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I am studying Monte Carlo method by reading An Introduction to Financial Option Valuation and my questions come from the last paragraph of the section 15.2 on page 144.

The author, Desmond J.Higham, gave an computational example on the simulation of E(exp(z)). On the analysis of the results,he indicated the ratio of those errors. But I don't understand what information can we get from this ratio.

Here is the example:

We simulate $\mathrm{E}(\mathrm{exp}(z))$ by Monte Carlo method,where $z \sim N(0, 1)$. For different sample size, say, $2^{16}$ and $2^{17}$, the variance error are $0.00531$ and $0.00364$, respectively. The ratio of these two errors is approximate 1.5.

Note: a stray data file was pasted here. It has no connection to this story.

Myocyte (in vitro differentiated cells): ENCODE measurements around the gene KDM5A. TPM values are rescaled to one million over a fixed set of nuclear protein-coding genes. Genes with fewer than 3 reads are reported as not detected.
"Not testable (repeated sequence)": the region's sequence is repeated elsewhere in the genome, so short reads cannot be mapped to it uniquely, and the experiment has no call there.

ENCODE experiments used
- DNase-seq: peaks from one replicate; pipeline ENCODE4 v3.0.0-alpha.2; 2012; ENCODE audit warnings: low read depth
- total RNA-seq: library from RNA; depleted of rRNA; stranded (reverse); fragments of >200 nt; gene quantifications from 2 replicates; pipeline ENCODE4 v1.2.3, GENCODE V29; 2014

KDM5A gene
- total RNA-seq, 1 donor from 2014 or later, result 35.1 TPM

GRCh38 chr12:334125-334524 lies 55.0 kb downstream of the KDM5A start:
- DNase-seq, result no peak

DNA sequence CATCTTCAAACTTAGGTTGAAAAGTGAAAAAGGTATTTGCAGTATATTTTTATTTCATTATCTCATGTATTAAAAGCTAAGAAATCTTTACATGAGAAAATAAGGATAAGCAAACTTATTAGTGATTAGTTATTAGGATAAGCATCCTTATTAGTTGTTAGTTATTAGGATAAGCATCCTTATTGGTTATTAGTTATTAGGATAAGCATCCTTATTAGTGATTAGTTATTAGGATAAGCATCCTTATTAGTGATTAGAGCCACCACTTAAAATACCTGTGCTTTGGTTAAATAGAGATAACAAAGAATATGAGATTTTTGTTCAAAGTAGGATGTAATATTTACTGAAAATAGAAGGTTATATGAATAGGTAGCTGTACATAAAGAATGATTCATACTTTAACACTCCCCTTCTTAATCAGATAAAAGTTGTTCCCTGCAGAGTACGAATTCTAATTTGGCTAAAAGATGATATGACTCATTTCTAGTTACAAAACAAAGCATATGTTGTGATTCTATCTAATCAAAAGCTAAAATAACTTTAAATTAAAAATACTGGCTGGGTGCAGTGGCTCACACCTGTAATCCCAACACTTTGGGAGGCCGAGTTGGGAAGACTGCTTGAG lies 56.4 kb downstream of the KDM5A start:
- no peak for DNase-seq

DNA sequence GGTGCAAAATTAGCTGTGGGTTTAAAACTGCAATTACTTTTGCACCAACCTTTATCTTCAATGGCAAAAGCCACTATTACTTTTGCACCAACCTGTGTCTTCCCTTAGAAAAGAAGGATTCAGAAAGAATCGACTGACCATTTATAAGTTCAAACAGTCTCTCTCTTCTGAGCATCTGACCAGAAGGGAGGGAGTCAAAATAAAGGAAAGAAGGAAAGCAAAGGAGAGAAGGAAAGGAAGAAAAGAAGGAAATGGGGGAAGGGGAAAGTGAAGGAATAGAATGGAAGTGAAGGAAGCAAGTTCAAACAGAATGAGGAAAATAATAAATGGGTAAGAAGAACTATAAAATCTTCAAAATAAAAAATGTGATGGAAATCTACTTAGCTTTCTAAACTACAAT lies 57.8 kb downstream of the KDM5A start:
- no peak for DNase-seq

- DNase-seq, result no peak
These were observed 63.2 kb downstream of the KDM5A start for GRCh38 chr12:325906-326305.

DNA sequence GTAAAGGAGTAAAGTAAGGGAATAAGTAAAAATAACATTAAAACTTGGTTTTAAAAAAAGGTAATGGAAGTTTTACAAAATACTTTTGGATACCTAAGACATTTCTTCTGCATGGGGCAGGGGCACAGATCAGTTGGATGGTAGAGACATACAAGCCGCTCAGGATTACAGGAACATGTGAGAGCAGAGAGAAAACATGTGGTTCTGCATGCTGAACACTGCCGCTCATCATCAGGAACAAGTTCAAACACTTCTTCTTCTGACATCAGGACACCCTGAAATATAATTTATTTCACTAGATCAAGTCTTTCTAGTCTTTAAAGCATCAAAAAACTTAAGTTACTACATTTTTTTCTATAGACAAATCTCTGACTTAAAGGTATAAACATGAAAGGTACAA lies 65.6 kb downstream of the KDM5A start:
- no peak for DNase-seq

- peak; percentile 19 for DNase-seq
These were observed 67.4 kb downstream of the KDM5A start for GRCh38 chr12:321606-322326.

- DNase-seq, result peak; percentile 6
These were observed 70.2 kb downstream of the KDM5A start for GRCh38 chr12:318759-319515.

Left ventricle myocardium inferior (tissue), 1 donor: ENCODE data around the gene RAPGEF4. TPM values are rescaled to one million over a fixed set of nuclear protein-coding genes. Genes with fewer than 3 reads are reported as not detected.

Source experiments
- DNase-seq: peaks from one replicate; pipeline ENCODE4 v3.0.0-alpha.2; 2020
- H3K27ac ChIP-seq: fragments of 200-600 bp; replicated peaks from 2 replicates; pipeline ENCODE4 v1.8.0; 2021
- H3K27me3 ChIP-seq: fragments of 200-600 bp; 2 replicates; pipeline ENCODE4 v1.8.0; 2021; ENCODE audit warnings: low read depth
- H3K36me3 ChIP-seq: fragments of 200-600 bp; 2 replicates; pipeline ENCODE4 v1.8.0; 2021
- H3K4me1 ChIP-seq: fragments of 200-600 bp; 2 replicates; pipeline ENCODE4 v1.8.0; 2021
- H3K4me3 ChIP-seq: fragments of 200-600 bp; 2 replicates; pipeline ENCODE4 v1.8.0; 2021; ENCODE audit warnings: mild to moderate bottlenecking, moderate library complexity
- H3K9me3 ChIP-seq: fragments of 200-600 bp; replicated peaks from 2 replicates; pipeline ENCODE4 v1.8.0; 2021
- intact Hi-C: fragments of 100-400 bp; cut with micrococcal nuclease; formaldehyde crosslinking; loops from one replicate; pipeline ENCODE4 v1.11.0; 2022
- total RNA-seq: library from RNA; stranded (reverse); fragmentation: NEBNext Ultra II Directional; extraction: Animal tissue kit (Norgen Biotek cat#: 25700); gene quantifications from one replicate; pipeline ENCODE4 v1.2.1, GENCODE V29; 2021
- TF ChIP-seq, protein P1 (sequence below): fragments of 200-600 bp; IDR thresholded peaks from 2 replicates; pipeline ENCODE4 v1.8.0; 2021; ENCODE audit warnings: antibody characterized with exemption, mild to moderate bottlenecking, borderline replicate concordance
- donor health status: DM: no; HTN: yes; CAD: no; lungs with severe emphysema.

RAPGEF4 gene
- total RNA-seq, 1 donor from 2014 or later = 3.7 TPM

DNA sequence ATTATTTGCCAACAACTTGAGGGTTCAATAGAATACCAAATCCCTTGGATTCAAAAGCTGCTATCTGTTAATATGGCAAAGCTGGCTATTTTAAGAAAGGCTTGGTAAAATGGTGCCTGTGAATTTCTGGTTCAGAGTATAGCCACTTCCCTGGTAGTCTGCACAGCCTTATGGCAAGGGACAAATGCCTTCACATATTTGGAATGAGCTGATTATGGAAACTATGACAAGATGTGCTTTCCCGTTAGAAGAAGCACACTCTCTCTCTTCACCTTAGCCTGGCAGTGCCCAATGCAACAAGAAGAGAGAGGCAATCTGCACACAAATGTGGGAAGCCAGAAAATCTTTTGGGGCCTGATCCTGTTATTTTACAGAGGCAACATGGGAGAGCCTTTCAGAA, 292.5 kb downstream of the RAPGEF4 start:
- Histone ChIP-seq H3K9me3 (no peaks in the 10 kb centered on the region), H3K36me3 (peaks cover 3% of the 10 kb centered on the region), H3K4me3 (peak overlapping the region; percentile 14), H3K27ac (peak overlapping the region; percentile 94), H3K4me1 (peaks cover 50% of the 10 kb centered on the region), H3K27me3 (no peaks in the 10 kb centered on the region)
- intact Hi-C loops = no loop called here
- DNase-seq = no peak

So my questions are:

  1. what information can we learn from this ratio?
  2. why should the ratio approaches square root of 2 as the sample size approach infinite?
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It might be simpler if you thought about it in terms of sample mean of z. The standard error of the sample mean is given by $2^{-0.5 \times 16}$ and $2^{-0.5 \times 17}$, respectively. So the ratio between is thus the square root of 2. –  John Jul 31 '13 at 17:50
Please avoid crossposting. Especially since this is not a strictly QF question. The basics of MC shall be well known here. –  Quartz Aug 1 '13 at 8:28
I asked the same question at stats.stackexchange.com/questions/66214/…, and got the answer there. –  Hebe Aug 1 '13 at 13:28
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